Literary Reviews (Matt’s Thoughts About Texts)

A year and a half ago I had this hair-brained idea that I would read all of the Newbury Award Winners. Originally, I thought I’d begin at the beginning, reading the very first one “Story of Mankind” (1921) and work my way to the present, chronologically. I wanted to accomplish this because I recognized that some of my favorite books are award-winners. If the most literate people on the planet chose to award a text, it is probably pretty good. Although I had read many, there are plenty I hadn’t touched… yet! And so, I began. As it turns out, I lost some steam, and I didn’t keep to strict chronological order. Also, some books deserved more than one blog!

I am picking this mantle back up. The texts will not be explored chronologically. And breaking with the original goal even more, I am going to add books that did not win Newbury Awards to this “review page.” Finally, I do not intend to produce reviews in the traditional sense. You can get those elsewhere. I am going to apply my take on “class” to these texts. What makes the book classy? Are there elements that are not classy? Those are my driving questions when writing. Without further ado, here are my most recents.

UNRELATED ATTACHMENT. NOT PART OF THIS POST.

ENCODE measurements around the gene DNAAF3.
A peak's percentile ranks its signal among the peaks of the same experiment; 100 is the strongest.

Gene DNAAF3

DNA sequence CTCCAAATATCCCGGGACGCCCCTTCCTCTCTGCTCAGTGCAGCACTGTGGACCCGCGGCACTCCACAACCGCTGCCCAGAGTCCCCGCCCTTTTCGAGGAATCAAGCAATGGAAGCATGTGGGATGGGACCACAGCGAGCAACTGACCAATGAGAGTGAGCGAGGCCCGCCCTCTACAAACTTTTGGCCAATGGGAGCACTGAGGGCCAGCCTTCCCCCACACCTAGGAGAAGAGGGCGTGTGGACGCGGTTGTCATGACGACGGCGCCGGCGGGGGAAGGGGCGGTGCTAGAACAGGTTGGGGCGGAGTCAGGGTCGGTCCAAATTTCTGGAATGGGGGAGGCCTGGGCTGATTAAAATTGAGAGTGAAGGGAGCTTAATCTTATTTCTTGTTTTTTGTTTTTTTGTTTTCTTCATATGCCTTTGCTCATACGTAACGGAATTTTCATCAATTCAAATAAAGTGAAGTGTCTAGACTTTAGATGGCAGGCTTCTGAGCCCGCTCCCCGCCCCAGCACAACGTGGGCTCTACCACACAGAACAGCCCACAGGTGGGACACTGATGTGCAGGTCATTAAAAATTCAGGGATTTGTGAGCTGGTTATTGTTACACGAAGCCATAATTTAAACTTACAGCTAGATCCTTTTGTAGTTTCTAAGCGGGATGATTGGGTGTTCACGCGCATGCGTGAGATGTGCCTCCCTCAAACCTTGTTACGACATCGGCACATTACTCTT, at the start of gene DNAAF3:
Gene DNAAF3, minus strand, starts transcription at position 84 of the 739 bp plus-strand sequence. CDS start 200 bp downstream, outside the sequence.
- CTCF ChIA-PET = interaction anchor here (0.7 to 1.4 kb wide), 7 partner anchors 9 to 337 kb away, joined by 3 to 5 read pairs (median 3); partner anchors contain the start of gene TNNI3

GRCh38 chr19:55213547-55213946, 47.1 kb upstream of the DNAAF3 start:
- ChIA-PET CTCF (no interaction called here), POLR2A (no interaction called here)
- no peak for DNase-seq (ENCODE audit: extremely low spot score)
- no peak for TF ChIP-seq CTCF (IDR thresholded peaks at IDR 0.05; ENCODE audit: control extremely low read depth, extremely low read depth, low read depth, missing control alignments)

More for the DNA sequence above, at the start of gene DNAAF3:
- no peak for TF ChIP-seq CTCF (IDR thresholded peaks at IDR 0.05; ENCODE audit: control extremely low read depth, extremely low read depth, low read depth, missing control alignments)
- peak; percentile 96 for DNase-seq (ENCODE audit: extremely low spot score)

Appreciating the Past is ClassyFeatured Image -- 1049

In true form, I will begin this thing with a blog that wasn’t so much a review about the book, but a way to use a classic in the class. This is a call to arms, as you will, defending the use of old books. The ballet is beautiful, but what is the story behind “The Nutcracker”? That question prompted me to pick up and read the original text several years ago. Now, I read it to my students every year.

Interesting thought not mentioned in the blog: This past year, I realized that the movie Inception, where Leonardo DiCaprio travels deeper and deeper into people’s dreams is a literary element! The Nutcracker has a story within a story within a story describing where the nutcracker came from. It’s not the best classic, but so much of Christmas culture is infiltrated by this nut-cracking character that it seems valuable to visit its origin. Classics are classy by definition.